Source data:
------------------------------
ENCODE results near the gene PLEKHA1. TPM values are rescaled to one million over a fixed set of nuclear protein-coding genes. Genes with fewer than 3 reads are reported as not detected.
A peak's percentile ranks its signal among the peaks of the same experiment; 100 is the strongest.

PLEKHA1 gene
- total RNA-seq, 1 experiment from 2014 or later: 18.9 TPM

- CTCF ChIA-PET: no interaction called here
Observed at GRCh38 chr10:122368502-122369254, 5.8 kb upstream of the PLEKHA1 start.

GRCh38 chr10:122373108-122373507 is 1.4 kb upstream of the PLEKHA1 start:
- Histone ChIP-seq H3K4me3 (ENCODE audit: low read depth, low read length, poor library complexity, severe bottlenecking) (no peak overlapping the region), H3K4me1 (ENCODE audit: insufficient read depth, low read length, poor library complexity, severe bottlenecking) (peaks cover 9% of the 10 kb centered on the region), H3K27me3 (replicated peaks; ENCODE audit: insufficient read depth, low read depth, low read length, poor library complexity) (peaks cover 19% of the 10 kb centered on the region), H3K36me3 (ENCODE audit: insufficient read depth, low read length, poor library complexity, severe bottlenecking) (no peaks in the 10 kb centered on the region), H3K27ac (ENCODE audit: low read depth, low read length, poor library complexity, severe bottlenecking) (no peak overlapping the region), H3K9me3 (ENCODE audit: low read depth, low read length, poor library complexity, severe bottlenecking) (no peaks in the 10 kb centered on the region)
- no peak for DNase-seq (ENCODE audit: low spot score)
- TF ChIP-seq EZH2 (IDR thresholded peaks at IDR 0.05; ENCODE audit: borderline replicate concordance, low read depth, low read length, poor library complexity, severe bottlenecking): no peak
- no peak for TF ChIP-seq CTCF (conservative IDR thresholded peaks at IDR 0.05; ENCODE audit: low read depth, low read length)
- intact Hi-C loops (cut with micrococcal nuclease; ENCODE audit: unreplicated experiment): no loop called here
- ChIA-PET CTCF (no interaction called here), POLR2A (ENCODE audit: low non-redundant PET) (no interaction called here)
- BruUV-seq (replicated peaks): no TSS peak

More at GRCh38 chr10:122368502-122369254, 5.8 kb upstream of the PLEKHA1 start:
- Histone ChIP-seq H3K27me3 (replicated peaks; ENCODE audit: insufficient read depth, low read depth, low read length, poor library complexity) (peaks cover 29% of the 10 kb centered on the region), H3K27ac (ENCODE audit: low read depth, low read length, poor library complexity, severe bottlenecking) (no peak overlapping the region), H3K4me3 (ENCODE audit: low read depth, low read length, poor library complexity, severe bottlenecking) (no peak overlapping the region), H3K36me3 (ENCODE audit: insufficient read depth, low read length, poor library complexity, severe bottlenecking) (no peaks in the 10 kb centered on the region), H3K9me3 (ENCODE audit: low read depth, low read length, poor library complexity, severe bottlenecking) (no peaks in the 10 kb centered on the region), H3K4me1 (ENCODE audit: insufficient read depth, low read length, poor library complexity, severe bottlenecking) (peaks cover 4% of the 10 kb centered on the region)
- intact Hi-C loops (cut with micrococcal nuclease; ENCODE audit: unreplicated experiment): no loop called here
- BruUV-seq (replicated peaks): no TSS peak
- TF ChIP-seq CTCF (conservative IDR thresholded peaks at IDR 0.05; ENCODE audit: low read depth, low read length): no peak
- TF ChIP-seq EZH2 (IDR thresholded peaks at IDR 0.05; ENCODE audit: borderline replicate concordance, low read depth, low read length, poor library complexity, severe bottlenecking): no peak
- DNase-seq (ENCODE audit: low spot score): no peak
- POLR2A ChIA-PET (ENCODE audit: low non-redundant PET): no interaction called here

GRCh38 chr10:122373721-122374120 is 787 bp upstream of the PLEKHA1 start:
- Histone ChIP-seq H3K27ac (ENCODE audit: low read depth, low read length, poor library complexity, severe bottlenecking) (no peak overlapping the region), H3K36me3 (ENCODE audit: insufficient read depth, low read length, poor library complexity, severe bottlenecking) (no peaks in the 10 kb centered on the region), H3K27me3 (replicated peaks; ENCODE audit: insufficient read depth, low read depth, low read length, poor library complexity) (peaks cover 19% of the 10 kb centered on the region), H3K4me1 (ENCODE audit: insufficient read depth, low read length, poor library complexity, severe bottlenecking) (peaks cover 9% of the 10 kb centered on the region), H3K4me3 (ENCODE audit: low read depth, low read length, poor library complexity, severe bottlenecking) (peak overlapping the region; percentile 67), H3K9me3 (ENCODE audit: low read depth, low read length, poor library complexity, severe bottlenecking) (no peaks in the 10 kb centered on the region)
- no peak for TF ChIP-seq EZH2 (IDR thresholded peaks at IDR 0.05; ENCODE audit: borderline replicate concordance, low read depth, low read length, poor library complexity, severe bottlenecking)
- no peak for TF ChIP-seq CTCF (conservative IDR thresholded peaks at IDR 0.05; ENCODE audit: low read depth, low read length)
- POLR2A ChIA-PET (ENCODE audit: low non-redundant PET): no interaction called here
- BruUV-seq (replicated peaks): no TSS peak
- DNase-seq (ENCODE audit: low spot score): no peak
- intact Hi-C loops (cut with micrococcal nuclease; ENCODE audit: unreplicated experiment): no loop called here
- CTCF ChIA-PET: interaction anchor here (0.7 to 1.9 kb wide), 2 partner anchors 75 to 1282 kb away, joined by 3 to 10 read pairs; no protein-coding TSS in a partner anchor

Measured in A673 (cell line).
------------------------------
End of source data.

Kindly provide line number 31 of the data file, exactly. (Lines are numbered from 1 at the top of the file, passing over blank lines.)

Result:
- CTCF ChIA-PET: interaction anchor here (0.7 to 1.9 kb wide), 2 partner anchors 75 to 1282 kb away, joined by 3 to 10 read pairs; no protein-coding TSS in a partner anchor